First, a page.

Defining the status of virtual assistant: can a chatbot be called a subject of legal relations

23 June 2017
Defining the status of virtual assistant: can a chatbot be called a subject of legal relations

Can we consider a chatbot as a subject of legal relations? Are bots just services or official representatives of companies? Who must bear the responsibility for the mistakes of virtual assistants? Representatives of Legal IT Group Anton Tarasyuk and Mikhail Vertepa decided to answer these questions.

 

Bots are services, not company representatives

 

According to experts, today a chatbot cannot be called a fully-fledged subject of legal relations, i.e. he cannot have rights and obligations. Virtual assistants are just part of company’s services, and the latter bears legal responsibility for recommendations that could cause huge losses to the user, or illegal actions, for example, processing and using customer’s personal data without notifying him.

In fact, a chatbot is a combination of software and content. Moreover, even when self-learning AI algorithms are integrated in a chatbot, providing it with emotional intelligence, it is unlikely that one can consider the virtual assistant as a fully-fledged employee and company representative. At least at the current stage of technological development.

In such a way, when talking about complex chatbots with artificial intelligence, the following theses are appropriate:

  • chatbot is a communication tool, and the development company is responsible for it;
  • online activity of a bot entails consequences for its creator;
  • chatbot and its separate elements belong to intellectual property.

 

Cases when a company must take responsibility for chatbot’s words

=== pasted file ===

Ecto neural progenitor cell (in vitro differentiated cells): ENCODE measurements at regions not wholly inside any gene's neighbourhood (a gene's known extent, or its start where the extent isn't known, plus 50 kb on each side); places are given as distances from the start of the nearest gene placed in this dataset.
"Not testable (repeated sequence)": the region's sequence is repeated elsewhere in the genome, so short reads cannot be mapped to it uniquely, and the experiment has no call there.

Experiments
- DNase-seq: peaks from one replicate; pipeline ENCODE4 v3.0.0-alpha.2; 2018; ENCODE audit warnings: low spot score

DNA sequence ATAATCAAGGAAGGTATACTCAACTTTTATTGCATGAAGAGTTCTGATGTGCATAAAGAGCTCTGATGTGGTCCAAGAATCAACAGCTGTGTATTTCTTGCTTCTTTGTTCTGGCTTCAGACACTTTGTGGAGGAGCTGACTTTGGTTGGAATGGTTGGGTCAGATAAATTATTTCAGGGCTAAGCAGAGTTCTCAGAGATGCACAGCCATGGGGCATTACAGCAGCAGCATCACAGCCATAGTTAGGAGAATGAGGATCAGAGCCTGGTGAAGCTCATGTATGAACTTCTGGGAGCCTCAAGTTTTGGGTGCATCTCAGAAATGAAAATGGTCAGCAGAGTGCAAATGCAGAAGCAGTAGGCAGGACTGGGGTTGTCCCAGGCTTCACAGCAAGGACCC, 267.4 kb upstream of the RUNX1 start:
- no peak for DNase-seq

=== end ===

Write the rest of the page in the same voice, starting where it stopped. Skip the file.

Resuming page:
Experts viewed several examples to show how a company is responsible for chatbot’s words. One them was ordering pizza via a chatbot with 20-minute delivery service. If the company is late, it returns half of the order price. So, a customer orders and pays for pizza in a chat. Starting from that moment, the company must fulfil its obligations or incur liability for its promise.

By the way, the company must obtain the user’s consent to use a chatbot for processing his personal data, accepting payments, etc. Otherwise, it violates the laws that protect personal information, consumer rights and norms of e-commerce.

Another example: a chatbot provides consultancy services at an additional cost. If a customer uses the virtual assistant’s recommendations and suffers documented losses, he can file a suit against the company that developed the bot. Resolution of such kind of disputes will mainly depend on the terms of the public offer agreement.

It is important to note that bots can use only publicly available information to provide consultations.

Conclusion:

Experts arrived at a conclusion that qualified specialists should back up chatbots; otherwise, companies can suffer significant losses.

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